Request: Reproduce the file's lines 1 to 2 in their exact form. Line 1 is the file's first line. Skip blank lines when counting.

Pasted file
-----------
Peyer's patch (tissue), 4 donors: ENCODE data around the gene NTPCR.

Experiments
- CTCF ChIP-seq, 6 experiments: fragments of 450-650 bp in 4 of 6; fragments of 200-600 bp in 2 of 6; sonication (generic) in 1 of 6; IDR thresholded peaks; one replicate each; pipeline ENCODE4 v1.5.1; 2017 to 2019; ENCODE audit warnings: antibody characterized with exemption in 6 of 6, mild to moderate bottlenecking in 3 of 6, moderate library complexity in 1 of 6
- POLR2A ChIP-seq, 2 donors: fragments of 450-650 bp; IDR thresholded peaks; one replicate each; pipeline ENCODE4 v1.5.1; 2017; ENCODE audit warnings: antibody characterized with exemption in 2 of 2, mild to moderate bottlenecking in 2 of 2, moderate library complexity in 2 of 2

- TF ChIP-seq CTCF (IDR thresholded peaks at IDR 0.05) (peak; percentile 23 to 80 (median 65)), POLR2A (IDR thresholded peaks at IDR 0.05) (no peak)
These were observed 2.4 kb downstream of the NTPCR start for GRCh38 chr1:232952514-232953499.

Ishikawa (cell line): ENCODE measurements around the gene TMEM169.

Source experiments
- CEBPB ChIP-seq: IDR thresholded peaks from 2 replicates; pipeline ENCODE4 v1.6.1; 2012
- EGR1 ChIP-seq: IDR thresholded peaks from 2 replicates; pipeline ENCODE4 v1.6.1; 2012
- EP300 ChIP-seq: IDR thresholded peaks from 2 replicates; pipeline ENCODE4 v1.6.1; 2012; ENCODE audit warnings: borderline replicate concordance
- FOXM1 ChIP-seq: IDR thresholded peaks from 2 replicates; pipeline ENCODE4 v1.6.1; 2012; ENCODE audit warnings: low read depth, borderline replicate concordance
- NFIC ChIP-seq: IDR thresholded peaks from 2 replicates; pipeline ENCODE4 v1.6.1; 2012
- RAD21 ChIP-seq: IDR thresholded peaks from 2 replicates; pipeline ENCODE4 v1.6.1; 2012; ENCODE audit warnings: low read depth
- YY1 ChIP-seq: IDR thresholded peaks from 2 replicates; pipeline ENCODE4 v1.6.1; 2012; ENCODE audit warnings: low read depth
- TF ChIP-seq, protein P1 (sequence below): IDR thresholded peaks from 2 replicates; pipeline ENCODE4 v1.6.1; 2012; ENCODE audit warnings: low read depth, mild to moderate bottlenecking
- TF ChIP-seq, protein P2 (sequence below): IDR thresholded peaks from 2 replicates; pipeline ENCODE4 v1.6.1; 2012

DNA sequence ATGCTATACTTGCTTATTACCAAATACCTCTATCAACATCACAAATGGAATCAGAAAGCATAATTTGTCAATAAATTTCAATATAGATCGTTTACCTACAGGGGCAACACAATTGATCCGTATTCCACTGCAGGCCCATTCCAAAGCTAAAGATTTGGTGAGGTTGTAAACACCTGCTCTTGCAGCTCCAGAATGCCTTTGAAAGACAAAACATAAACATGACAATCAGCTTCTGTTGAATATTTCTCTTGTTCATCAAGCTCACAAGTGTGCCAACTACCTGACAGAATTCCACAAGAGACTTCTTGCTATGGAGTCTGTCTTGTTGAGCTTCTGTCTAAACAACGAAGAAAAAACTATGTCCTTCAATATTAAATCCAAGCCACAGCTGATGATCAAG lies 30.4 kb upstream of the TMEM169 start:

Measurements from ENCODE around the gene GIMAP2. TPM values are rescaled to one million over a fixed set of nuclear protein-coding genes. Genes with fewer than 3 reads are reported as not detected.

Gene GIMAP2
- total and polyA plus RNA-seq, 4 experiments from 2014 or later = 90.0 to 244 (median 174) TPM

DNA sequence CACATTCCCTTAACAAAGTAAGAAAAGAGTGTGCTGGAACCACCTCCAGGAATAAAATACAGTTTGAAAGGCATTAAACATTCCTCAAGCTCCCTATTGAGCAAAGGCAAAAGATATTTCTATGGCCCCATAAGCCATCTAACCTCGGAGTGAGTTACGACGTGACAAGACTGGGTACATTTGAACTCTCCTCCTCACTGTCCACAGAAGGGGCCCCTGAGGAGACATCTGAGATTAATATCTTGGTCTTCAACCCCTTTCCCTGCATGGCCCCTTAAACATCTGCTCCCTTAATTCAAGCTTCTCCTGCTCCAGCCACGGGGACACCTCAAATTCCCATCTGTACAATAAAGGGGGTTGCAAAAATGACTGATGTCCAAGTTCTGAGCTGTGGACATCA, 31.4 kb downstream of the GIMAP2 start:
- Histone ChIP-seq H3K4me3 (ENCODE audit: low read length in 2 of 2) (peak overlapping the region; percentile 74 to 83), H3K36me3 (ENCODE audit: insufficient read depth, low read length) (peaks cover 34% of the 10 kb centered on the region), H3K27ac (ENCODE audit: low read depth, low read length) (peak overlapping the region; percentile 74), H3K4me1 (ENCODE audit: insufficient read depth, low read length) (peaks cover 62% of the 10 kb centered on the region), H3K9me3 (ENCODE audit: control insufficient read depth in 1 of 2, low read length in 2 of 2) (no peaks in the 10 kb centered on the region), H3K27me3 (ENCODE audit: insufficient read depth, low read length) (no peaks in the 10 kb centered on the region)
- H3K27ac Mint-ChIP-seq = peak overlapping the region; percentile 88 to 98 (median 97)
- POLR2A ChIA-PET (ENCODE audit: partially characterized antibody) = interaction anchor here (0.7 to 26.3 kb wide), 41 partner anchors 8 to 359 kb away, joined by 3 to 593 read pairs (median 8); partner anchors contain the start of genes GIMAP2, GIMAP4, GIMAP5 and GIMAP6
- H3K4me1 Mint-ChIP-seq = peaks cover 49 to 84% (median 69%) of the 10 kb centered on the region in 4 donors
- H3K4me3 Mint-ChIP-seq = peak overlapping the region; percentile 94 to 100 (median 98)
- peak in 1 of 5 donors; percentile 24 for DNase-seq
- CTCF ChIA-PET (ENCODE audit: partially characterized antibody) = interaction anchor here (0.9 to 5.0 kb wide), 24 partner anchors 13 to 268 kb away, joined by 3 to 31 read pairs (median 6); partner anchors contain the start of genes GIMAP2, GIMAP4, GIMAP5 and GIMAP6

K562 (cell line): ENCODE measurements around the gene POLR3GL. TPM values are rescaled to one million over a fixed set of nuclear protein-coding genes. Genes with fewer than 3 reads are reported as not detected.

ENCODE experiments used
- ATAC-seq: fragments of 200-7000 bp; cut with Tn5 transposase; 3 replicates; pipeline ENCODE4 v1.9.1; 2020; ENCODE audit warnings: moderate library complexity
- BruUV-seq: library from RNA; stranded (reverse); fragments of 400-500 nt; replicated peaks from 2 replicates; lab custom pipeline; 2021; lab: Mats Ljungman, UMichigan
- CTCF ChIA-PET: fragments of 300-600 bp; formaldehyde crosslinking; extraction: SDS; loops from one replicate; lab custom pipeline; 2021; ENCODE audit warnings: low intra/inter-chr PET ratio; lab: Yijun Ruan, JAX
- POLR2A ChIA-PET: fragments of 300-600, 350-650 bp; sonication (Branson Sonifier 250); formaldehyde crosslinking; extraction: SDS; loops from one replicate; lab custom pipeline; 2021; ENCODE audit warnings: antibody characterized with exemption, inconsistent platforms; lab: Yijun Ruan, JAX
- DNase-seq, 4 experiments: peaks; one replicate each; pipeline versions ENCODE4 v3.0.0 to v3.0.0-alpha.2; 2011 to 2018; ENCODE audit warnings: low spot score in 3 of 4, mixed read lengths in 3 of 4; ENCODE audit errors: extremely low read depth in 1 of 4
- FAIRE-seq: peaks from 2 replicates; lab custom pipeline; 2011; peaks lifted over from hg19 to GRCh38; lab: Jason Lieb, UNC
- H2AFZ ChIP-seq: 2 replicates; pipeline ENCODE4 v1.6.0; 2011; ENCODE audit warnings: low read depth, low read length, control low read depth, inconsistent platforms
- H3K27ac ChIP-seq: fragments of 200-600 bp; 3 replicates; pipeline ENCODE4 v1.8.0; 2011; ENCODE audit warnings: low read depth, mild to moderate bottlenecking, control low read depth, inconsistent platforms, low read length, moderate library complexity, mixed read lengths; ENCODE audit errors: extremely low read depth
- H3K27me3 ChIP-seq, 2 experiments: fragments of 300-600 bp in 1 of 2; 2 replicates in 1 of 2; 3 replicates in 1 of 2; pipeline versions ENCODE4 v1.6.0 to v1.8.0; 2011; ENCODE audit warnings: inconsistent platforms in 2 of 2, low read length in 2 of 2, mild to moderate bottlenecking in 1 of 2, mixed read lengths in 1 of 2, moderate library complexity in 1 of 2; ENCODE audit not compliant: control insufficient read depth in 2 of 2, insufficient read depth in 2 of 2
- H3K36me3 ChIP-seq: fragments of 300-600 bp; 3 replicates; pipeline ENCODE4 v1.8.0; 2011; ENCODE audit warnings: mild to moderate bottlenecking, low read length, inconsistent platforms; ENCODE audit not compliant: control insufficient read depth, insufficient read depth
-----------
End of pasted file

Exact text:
Peyer's patch (tissue), 4 donors: ENCODE data around the gene NTPCR.

Experiments